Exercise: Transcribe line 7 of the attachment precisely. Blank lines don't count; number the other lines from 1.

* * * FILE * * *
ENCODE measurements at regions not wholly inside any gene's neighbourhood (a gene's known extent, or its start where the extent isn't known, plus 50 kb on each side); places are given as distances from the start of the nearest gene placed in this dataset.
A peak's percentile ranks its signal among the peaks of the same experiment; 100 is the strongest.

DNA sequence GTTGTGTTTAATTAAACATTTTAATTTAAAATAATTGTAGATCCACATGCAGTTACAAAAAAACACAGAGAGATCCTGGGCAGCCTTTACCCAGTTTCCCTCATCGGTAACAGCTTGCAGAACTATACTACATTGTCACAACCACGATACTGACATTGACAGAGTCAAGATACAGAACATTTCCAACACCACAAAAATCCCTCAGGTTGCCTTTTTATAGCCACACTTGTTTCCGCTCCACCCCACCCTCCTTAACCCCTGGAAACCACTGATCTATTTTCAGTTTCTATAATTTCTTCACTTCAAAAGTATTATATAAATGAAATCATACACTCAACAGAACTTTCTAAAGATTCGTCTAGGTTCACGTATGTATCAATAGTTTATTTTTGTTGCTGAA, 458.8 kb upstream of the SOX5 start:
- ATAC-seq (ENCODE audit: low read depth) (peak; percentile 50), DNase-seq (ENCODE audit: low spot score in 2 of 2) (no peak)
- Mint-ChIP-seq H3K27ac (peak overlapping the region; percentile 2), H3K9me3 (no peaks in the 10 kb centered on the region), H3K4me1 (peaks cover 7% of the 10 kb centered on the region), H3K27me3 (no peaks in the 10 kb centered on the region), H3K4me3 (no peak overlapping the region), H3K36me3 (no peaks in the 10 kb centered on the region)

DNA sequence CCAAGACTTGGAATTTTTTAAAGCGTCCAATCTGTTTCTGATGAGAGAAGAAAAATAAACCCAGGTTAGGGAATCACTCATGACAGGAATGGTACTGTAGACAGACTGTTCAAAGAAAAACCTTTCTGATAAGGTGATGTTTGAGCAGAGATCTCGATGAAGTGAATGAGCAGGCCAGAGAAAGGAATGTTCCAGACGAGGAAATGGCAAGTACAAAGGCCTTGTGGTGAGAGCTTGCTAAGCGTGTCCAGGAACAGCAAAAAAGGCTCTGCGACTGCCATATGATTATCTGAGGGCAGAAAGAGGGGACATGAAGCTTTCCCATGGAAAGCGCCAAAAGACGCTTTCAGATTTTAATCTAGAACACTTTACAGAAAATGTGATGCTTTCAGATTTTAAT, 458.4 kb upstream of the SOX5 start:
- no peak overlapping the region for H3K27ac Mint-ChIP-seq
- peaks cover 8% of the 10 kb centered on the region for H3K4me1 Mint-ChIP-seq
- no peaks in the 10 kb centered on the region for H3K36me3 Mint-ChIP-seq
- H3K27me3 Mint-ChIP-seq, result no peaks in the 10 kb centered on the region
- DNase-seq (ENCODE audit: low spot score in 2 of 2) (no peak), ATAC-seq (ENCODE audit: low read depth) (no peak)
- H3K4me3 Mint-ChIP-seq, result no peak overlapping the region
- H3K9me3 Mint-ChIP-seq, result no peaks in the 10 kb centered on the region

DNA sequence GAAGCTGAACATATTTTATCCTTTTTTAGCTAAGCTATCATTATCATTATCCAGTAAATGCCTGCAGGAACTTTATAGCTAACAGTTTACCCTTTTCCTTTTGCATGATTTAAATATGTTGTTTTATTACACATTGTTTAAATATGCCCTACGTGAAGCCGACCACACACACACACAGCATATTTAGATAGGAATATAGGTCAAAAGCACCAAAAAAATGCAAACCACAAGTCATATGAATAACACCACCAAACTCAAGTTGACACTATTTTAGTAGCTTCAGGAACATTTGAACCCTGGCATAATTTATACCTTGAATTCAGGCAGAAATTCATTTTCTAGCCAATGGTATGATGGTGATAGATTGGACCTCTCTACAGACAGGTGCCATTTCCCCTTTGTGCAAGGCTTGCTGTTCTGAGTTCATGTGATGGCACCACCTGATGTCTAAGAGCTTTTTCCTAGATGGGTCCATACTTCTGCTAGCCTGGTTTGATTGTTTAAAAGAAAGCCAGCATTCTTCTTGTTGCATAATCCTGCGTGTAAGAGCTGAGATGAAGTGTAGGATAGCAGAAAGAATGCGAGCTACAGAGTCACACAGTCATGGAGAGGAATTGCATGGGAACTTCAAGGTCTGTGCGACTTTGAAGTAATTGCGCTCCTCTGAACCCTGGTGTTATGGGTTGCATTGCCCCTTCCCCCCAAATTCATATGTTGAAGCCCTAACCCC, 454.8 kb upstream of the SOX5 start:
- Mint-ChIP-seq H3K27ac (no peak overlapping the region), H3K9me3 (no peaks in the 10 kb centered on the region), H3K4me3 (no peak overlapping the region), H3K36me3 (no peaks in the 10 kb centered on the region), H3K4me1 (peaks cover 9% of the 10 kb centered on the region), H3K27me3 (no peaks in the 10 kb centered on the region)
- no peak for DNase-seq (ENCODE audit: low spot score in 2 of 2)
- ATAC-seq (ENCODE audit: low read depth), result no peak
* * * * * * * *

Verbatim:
- no peak overlapping the region for H3K27ac Mint-ChIP-seq